“Everyone thought the Yellowstone fishery would go in the toilet after the [1988 Yellowstone Fire], but it boomed, and why? You had a different set of conditions, you had more primary productivity depending on the input of litter and whatnot, and the water temperatures didn’t warm as much as what people thought. Fish had these new opportunities and they knew how to adapt to them. The bugs also knew how to adapt to them and that translated to the fish,” said Reeves. “All of those types of things are happening as a consequence of fire but we just don’t appreciate them.”
Bringing it back to the coast, anadromous fish specifically require regular habitat disturbances to stay tough—if given an option, wild steelhead and salmon will choose complex habitats that challenge them over simple environments (think slow water, no regular habitat disturbances and not much in the way of debris). In human terms, maybe this could be analogized through homesteading versus living in a house in the suburbs—homesteading will present daily challenges that make thriving in that specific environment difficult, but those who handle these challenges will eventually foster a strong ability to survive in that environment over years and years of overcoming obstacles specific to that area. Maybe that analogy doesn’t quite work, as a house in the suburbs has its own challenges, but that’s neither here nor there. The point is: fish that evolve to survive in a specific environment—one that experiences regular disturbances from fires, landslides, floods and other occasionally disastrous natural events—will come out hardier and better adapted to the specific challenges present in those landscapes.
“We think of things always being stable and ideal, and we live in a world that is anything but,” Reeves said. “These fish have persisted in this world for a long time and they know how to adapt to it.”
The core idea here is that fish, particularly those that are native to fire-adapted landscapes and watersheds, will be fine. Fires like those we saw this summer are becoming more common, and that’s problematic for our communities and our livelihoods, but a growing amount of research indicates that fish are well-adapted to fires along the entire spectrum of severities. Low to moderate intensity fires are altogether necessary for healthy rivers and fish. Even high-severity fires have a place in the long-term viability of a river system and the fish that reside in it. This is one more reason why wild fish are so important to rivers in these landscapes, as they have the diversity to persist through these events.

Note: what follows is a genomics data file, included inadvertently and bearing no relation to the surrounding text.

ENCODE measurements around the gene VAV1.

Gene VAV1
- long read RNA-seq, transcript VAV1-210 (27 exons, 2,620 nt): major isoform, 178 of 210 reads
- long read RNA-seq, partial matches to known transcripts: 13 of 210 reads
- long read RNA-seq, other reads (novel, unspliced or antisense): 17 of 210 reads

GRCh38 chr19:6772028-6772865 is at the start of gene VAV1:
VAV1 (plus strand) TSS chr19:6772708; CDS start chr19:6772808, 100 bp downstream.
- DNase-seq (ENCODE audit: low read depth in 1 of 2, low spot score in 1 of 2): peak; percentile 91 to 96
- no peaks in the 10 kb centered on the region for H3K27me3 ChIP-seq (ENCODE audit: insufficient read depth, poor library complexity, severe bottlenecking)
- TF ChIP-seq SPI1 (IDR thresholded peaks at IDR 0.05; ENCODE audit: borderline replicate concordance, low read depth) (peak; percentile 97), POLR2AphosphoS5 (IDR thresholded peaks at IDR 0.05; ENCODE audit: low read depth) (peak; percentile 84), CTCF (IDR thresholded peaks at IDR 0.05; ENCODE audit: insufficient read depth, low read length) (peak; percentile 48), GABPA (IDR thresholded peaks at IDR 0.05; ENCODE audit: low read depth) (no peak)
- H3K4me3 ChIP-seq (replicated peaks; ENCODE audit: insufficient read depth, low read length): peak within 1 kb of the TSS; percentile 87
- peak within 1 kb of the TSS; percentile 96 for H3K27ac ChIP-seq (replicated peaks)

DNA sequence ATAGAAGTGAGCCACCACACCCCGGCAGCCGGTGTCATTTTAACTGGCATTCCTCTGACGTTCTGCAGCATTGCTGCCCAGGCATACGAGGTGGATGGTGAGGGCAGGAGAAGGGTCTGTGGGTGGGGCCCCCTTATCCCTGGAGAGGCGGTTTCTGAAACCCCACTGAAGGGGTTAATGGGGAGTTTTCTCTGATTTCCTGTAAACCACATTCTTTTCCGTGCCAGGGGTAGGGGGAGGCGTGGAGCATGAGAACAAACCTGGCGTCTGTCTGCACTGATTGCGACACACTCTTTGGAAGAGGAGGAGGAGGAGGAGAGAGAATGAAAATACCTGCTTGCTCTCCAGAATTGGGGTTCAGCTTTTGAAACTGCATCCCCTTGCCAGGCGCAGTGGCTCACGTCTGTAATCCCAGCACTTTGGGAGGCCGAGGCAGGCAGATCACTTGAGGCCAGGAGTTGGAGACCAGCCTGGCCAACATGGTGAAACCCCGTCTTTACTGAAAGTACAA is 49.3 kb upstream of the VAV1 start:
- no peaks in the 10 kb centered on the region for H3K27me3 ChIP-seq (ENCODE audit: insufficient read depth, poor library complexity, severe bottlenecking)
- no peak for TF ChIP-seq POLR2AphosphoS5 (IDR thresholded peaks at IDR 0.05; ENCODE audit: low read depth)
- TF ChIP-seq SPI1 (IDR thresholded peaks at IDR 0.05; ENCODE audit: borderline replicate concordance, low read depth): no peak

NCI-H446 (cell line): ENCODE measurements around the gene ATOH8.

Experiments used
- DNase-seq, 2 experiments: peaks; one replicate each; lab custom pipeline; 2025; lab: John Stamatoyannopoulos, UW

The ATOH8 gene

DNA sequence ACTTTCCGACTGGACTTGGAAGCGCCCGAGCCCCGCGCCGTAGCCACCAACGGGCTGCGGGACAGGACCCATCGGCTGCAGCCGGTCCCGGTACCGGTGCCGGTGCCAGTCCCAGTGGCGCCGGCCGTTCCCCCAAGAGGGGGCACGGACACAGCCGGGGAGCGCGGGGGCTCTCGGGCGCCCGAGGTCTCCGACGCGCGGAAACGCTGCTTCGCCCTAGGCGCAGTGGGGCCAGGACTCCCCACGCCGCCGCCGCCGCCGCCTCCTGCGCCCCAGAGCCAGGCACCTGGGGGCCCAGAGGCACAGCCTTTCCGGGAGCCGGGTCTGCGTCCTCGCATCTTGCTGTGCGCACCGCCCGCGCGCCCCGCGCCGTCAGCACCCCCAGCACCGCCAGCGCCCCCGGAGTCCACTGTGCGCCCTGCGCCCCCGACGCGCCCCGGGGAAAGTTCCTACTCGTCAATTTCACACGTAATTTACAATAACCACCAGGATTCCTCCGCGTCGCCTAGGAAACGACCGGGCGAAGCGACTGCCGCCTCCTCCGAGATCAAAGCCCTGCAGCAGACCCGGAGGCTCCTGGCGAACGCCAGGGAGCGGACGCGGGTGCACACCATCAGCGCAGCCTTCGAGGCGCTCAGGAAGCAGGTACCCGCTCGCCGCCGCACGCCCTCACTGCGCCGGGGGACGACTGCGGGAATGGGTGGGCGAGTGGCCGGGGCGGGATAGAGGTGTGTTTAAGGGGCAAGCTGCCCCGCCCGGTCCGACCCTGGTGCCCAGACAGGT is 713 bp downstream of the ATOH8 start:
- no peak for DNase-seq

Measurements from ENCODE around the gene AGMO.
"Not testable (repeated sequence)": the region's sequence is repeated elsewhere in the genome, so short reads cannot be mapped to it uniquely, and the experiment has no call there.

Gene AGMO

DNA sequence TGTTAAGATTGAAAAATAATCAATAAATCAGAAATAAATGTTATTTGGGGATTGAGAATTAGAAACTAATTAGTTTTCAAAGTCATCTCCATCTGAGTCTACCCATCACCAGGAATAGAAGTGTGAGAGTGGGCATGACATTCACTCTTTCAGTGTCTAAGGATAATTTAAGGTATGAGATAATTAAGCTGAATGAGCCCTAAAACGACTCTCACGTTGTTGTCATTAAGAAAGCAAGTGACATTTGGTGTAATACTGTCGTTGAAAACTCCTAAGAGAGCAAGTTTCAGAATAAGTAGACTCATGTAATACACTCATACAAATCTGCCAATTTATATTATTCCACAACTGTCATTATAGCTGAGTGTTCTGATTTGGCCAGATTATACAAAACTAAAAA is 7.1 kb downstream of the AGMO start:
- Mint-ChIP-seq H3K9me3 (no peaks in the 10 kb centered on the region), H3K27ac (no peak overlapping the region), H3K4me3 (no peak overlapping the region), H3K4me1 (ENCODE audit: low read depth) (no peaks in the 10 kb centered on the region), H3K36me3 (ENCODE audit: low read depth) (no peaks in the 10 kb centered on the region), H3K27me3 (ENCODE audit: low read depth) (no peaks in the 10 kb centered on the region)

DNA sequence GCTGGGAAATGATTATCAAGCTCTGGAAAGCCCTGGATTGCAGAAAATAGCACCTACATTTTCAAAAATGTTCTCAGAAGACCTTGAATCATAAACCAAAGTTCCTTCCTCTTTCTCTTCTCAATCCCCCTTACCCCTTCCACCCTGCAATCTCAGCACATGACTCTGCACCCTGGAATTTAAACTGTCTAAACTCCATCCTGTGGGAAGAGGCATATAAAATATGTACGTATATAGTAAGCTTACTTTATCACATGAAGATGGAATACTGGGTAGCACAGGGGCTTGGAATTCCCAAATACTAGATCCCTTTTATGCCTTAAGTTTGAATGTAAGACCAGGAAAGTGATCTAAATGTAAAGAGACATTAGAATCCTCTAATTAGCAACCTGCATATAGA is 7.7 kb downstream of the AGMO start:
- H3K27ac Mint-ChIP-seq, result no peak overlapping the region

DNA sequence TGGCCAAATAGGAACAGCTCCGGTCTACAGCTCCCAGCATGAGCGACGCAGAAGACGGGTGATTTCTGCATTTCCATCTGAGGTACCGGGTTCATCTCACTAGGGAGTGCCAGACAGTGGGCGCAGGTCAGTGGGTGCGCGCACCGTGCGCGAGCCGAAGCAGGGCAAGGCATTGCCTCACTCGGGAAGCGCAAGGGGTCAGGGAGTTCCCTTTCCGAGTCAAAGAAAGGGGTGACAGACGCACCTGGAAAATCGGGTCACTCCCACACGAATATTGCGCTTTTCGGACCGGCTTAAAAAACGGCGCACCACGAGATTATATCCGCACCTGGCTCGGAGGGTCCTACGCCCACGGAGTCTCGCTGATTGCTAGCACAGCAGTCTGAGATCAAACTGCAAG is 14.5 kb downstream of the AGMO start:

This, of course, doesn’t mean we don’t have work to do. We—that is, anyone who lives in a fire-prone landscape in the West—must work to make sure these landscapes are as well-adapted as they can be to a future of coexisting with larger, higher severity wildfires. The answers to our wildfire problems are as complex as the problems themselves, but a good start is that we must use prescribed fire more widely to ensure that our communities, forests and watersheds are prepared for a future with fire. Creating these “buffers” through prescribed fire units is one critical ingredient in our fire resiliency, but educating ourselves about fire and the myriad of benefits it brings to our landscapes, forests and fish is equally important. And those benefits—despite the short-term destruction we may see in the aftermath of fires like the Archie Creek Fire on some of our favorite steelhead water—do extend to fish. We just have to allow fish to reap those benefits, which means allowing fire on the landscape, removing dams to allow more movement between systems and reminding ourselves that this is all natural and all part of the same life histories that have created healthy and hardy steelhead for millennia.
“There are all kinds of mechanisms you can think of that are built into these populations to allow them to persist, and I think the challenge for us is how do we allow those mechanisms to take place, how do we allow the expression of those life histories? How do we provide them the opportunities to move around the landscape and find new areas to colonize as [disturbances] happen?” Reeves said. “Rather than simply saying we have to protect this or protect everything, what we need to be protecting are these processes, not the places.”